Time and Tide

Shun Liu Ni Liu
2000 / 113m - Hong Kong
Time and Tide poster

Timing is everything. When I first watched Hark Tsui's Shun Liu Ni Liu [Time and Tide] the Hong Kong movie business was struggling to keep its head above water. Not only that, I was very much into Japanese cinema and didn't really like the films coming out of Hong Kong. Time and Tide is one of the films that marked a major turnaround in my viewing habits, as Hong Kong now represents a significant amount of my monthly film diet. But what about Hark's film? Well, it still holds up, though it's not quite as spectacular as I remembered it to be.

screen capture of Time and Tide

Hark Tsui may be one of Hong Kong's biggest and brightest action directors, even he couldn't stay afloat during the late 90s. He relocated to the US to direct two action flicks, though that didn't turn out to be such a great success either. Time and Tide was somewhat of a comeback film for Hark, a film that helped him to get his own career back on track while revitalizing Hong Kong's dwindling film industry and setting a new bar for Hong Kong's action cinema in the process.

Time and Tide is somewhat of an atypical Hong Kong action film. While the action choreography borrows liberally from local martial arts cinema, there aren't too many archetypical one of one fights to be found here. Instead Hark mixes in heroic bloodshed elements and neckbreaking stunt work, making it feel more like a fancier version of Léon. On top of that Hark drummed up a gang of South-American criminals to be the film's antagonists. That may not sound like a such a big deal, until you realise what a self-contained cultural bubble Hong Kong cinema really is. It's quite rare to see foreign elements introduced, especially South-American ones.

Plotwise things aren't too exciting, then again this is a pretty straightforward action flick, so what did you expect? We follow Tyler, a young bartender looking for a better life. Little does he know he's going to get more than he bargained for when he joins up with a shady bodyguard company, run by an ex-criminal. Tyler gets mixed up in a vicious showdown between Jack (a skilled mercenary) and his former gang member, leaving him struggling to get out alive.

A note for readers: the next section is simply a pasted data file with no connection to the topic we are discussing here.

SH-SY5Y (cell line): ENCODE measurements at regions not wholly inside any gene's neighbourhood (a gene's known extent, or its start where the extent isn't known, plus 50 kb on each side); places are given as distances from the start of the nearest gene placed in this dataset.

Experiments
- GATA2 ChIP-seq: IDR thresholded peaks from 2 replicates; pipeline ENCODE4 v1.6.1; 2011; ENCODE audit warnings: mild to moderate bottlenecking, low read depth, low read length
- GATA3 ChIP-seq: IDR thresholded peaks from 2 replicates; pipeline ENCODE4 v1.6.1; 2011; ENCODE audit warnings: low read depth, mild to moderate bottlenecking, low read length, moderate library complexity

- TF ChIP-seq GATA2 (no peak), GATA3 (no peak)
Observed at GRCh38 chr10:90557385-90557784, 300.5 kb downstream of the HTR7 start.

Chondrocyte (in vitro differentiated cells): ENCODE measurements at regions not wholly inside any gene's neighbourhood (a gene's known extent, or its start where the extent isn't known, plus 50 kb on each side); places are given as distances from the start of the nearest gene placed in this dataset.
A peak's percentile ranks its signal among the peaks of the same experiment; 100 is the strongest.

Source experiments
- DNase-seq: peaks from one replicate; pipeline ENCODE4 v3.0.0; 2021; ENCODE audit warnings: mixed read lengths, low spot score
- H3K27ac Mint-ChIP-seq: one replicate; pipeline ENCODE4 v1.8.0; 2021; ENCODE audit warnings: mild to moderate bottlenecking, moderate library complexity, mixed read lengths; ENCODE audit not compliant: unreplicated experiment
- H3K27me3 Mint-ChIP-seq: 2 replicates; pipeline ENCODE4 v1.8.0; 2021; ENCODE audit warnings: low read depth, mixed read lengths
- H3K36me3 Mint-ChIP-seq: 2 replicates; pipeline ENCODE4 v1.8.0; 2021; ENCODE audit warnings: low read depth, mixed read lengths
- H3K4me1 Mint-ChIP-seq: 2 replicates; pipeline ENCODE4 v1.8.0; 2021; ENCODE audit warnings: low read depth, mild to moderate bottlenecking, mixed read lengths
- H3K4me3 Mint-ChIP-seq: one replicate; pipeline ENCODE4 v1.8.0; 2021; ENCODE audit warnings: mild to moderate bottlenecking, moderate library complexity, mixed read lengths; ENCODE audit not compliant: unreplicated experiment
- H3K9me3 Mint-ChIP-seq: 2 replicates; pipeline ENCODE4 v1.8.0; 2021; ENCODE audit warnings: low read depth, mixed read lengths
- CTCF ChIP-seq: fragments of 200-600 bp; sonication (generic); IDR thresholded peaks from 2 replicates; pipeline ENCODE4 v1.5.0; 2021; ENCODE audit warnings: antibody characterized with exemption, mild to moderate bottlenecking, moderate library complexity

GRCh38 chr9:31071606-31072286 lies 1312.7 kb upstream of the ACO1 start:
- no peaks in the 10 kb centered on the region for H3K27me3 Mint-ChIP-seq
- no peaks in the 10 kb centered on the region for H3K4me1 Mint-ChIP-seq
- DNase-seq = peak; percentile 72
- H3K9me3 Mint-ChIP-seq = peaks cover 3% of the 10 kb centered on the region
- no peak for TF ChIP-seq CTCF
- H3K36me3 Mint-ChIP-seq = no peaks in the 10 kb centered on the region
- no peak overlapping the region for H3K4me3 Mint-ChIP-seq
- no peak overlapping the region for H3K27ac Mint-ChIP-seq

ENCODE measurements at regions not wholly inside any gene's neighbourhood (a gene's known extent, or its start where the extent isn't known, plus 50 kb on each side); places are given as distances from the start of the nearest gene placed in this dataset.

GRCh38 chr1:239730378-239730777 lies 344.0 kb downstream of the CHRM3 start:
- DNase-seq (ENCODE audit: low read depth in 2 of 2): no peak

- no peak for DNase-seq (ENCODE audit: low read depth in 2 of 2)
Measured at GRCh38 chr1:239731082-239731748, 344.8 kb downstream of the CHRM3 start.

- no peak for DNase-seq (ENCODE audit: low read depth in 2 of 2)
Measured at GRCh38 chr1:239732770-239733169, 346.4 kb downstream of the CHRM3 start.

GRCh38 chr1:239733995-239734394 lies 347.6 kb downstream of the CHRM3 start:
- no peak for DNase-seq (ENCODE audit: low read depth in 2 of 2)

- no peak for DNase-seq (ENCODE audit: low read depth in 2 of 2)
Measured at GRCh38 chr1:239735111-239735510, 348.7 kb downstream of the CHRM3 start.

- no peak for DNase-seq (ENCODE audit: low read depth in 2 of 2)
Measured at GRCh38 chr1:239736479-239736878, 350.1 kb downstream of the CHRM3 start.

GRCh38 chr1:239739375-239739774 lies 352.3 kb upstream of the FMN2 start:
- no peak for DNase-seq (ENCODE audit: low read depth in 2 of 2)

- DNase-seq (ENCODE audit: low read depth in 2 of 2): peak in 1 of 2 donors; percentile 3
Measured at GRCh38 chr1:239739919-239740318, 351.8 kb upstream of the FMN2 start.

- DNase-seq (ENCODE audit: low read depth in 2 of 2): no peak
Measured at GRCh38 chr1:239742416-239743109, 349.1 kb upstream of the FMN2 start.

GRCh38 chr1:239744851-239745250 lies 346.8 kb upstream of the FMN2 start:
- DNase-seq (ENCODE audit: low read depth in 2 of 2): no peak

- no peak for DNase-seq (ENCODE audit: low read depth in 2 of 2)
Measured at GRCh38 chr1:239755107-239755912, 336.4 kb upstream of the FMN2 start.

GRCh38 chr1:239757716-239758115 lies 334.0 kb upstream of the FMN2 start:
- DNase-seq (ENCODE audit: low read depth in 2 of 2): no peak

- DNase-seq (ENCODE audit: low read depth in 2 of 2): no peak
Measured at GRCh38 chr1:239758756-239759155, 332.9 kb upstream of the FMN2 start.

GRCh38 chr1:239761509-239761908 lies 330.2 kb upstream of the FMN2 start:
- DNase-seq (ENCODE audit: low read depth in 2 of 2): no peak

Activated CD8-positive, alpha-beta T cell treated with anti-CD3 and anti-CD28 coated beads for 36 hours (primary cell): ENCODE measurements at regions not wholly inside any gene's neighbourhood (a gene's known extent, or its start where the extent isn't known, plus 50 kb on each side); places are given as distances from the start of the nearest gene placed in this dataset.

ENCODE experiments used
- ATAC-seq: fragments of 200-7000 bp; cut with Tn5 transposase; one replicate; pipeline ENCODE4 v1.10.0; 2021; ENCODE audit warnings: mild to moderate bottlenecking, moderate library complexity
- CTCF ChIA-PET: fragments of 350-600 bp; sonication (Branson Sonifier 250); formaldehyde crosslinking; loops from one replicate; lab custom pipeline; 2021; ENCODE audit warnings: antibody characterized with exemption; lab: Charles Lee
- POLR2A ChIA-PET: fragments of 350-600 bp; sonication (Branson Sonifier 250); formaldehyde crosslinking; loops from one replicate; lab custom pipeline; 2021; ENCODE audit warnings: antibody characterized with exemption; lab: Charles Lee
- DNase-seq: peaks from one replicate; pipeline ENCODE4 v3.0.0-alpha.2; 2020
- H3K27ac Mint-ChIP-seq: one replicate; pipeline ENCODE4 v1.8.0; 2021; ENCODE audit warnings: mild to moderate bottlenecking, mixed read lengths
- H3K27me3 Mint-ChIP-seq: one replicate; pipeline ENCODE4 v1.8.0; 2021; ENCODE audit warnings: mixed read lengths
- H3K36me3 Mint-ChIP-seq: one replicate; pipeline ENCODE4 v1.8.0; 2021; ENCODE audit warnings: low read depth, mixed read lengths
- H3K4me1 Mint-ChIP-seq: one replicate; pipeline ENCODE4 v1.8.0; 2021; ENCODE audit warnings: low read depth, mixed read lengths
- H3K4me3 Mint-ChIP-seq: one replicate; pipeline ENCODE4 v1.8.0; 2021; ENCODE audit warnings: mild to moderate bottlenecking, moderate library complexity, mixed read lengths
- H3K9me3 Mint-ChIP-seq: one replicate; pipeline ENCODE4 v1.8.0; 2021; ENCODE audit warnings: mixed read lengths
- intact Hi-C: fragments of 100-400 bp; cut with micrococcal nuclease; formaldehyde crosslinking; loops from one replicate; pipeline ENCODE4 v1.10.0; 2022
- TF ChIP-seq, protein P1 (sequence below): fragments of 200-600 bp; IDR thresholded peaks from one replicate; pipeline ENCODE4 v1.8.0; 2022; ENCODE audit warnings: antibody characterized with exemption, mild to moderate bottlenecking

screen capture of Time and Tide

Hark tried to make his film look as dynamic as possible, playing around with different kinds of effects, camera angles and editing tricks, whatever got him closest to his desired result. Some of it still looks cool today, other effects feel a little outdated and surpassed by more effective techniques. For the larger part it's still very amusing, giving the action scenes a little extra pop, but I don't know if the film can survive another 15 years of progress.

The soundtrack is by far the most generic part of the film. It's hardly memorable and mostly aimed at providing some background noise during the more intense scenes. It's not even particularly effective, but at least it doesn't irritate either. It just sits there in between conversations, making sure nobody ever thinks "hey, it's kind of silent in here". It's a pretty typical score for an action film and I guess Hark isn't the man to take big risks on a soundtrack, but it would be nice if he showed a little more balls, especially when he tries to go all out on the visuals.

Nicholas Tse comfortably takes on the lead role, a part that fits him like a glove. It's Wu Bai who leaves the biggest impression though. A bit surprising maybe, as he comes off as almost invisible in the first few scenes he appears in. But his martial arts skills are impressive and combined with his ability to blend in it makes him one of the more ruthless and lethal characters I've ever seen in a film. Anthony Wong also puts in a decent performance, the rest of the cast is okay, but mostly just action film fodder.

screen capture of Time and Tide

Time and Tide features some several impressive action sequences, but the one in the apartment building really stands out. The location (a bit like old Kowloon) is amazing and used to its fullest. When Bai is jumping between buildings, crashing into apartments and running through the hallways and stairwells, Time and Tide is at its very best. It's these moments that make the film live up to its reputation, even by today's standards.

Don't be mistaken, even though Time and Tide is somewhat atypical for a Hong Kong action film, it's still a pretty pure genre effort. If you're not into action cinema you probably won't get much out of it. But if you like high octane adrenaline rushes and you can stomach Hong Kong cinema, Time and Tide is a tasty little treat. Even though some of the effects have a aged a little and the soundtrack is underdeveloped, there's still plenty of fun to be had with this one.